It’s our human nature to judge ourselves.  We constantly self-evaluate against whatever standards we set.  As Christians, the standard is always Christ.  But we need to realize two things:  First, only God should judge us.   Judging ourselves takes our eyes off of Jesus, and once we do that, we’re bound to fail.  It’s God working in us that brings about our spiritual growth.  Only He truly knows how far we’ve come.  We can sense the change, and be excited about His work in us, but measuring our growth is His place, not ours.

That brings us to the second reality:  we’re never going to measure up.  At least not until we are home in His Kingdom.  As long as we keep our eyes on Jesus, there will be plenty of victories to be sure.  But there will still always be defeats.  I categorized my own reaction to the spilled coffee as a failure, and maybe it was.  But the truth is, if that hadn’t happened, something else would have at some point.  We’re only human, and we will never be perfect.  By leaving it to God to judge, we don’t have to worry so much about it.   Our failures are left at the foot of the cross.

Jesus yoke is easy and his burden is light.  Let’s not make it harder and heavier by trying to judge on our own how well we’re doing at following Him.  Keep your eyes on Jesus, and let the Holy Spirit be the judge.

Rapture?… Feeling Lucky, Punk?

Let me start off by saying up front I’m not an end-times prophecy expert.  I’ve read the Left Behind series and found it to be quite exciting and enjoyable.  Jerry Jenkins is a great storyteller, and Tim LaHaye has obviously spent years studying Bible prophecies as they relate to Christ’s return and the events that Revelation describes.  I have read Revelation several times but when it comes to other passages relating to the end times, I don’t always even know I’m reading one when I am.  So I’m no expert.

I do believe in the rapture, for the simple reason that the Bible says we know not the day nor the hour of Jesus’ return.  If His second coming is only slated for after the Tribulation, and we believe Revelation’s timeline, then we can at least ballpark the day.  At some point the Antichrist is going to come on the scene.  While he may not be recognizable right away, sooner or later it’s going to be pretty obvious who he is.  And once the events described in Revelation begin to occur, it’s pretty easy to start a countdown clock to Jesus return.  So I believe that, whether it happens like Left Behind or not, we faithful believers can look forward to our Lord returning to bring us home to his Kingdom before the rise of the Antichrist.

It sure would be nice to escape any intense suffering like the events John foretells in Revelation.  However, after reading the Psalms, I got to thinking about the parallels between the end times and God’s deliverance of His chosen people Israel from slavery in Egypt.  For example, the ten plagues, and the so-called “bowl judgements” have some similarities, water to blood, darkness, and so forth.  Once Moses led them out of Egypt, the Lord made sure they never suffered at Pharaoh’s hand again.  But before that, they suffered quite a bit.  There was no rapture then.  No miraculous rescue lifting them out of Egypt before their enslavement.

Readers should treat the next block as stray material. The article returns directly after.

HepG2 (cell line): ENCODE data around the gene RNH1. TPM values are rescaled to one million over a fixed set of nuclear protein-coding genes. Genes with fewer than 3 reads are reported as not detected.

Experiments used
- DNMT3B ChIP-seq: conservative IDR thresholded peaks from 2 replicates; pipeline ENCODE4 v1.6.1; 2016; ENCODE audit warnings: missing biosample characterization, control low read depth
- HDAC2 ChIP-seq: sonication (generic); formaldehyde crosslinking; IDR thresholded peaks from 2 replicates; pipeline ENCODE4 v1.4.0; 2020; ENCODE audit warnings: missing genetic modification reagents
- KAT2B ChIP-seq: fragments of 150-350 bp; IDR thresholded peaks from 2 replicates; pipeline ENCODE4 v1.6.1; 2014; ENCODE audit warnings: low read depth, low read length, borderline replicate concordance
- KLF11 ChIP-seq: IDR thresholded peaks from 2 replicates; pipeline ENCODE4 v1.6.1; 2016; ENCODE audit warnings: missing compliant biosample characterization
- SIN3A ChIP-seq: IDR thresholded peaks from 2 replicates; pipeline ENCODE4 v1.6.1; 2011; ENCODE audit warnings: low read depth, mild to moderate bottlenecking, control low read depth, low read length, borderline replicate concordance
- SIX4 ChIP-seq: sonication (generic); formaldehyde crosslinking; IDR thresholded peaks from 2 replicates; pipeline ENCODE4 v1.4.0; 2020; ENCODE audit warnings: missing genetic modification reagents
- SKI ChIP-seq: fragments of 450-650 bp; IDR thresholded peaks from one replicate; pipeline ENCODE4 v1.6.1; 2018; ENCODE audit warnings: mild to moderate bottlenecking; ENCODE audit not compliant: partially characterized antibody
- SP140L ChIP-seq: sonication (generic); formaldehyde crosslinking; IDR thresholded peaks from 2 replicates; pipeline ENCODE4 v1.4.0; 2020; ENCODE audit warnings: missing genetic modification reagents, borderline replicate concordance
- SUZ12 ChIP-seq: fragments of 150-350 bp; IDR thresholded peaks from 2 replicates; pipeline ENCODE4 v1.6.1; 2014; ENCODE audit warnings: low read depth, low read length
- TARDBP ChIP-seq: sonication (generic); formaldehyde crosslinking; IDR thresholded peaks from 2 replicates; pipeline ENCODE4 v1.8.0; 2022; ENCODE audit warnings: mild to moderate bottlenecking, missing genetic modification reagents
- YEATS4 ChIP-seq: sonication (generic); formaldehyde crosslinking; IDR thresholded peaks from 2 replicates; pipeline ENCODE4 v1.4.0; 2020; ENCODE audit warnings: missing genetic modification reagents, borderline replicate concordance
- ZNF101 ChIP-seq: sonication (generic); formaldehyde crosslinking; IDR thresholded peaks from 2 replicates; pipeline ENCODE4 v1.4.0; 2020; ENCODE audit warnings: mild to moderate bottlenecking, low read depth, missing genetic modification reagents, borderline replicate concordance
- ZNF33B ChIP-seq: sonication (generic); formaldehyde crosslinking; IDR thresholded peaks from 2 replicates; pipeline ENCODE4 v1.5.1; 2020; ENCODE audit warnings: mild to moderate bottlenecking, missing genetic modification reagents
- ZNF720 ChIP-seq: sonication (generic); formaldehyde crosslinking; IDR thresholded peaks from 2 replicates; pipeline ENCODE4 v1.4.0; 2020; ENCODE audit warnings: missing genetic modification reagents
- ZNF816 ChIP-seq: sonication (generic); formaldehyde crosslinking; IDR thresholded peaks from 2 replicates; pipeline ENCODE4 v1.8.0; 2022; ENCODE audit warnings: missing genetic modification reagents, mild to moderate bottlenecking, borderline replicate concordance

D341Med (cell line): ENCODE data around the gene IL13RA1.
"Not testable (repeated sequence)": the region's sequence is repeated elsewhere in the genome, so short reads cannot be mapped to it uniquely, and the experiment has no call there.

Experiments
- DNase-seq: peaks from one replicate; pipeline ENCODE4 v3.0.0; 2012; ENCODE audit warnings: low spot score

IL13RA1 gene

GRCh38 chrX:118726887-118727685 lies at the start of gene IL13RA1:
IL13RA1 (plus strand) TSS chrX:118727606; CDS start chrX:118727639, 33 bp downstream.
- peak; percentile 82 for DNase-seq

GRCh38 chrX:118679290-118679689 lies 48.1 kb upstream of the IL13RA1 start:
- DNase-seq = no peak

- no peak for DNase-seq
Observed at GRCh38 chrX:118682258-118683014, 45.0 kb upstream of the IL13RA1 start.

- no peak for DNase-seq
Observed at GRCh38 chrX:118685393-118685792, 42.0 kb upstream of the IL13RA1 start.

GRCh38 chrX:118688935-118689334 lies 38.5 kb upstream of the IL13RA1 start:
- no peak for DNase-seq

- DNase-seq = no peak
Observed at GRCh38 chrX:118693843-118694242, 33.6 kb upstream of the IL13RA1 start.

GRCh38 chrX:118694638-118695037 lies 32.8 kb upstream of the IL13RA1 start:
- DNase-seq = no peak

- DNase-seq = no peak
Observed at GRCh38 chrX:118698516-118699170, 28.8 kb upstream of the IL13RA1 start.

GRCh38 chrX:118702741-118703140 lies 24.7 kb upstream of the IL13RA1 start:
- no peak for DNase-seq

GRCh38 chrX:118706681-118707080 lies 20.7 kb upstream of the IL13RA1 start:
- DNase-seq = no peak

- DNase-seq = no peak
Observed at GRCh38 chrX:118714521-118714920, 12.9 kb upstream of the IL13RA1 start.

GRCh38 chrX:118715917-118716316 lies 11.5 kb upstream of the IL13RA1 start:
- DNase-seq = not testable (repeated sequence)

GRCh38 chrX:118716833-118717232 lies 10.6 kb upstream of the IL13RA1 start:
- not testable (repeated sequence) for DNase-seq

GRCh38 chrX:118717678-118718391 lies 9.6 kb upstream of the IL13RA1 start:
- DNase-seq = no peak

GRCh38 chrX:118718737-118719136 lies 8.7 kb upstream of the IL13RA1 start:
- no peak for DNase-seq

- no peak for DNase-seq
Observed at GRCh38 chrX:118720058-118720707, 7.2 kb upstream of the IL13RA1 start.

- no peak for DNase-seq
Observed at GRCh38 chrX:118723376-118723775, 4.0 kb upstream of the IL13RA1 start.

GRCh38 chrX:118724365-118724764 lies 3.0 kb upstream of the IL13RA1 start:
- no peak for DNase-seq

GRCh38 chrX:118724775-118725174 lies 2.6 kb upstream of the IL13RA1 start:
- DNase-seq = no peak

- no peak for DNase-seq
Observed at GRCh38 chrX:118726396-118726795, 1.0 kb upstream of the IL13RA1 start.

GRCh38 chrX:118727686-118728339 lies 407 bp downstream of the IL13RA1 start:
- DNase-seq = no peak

While Israel remain God’s true chosen people, as Christians, we are God’s chosen people by “adoption” through Jesus death and resurrection.  We share in Israel’s inheritance.  But if we are to share in Israel’s inheritance, should we not also expect to share in their suffering?  What makes us so special that we should expect a get out of tribulation free card?  Maybe Jesus suffering on the cross and the miracle of our salvation means that we won’t have to endure Revelation in all its fury.  I hope that’s true.  It would be nice to dodge the Great Tribulation bullet.

But while I look forward to the rapture, if I indeed live long enough, I don’t think we can take for granted that believers aren’t in for a bumpy ride, even if we are to be spared the worst of Revelation.  Anti-Christian sentiment and society’s moral decline have us heading in that direction.  The Bible is full of stories about fiery trials of faith.  Since we know God never changes, we know He still allows His faithful to be tested today.  As Jesus return gets closer, I would expect that testing to only get tougher.

So however Revelation unfolds, we need to at least consider the possibility that we believers, pre-rapture, will still be tried like never before.  While we can look forward to a clean getaway when our Lord does return, like the kid staring down the barrel of Dirty Harry’s magnum, we need to be prepared for the possibility that there’s still one left in the chamber.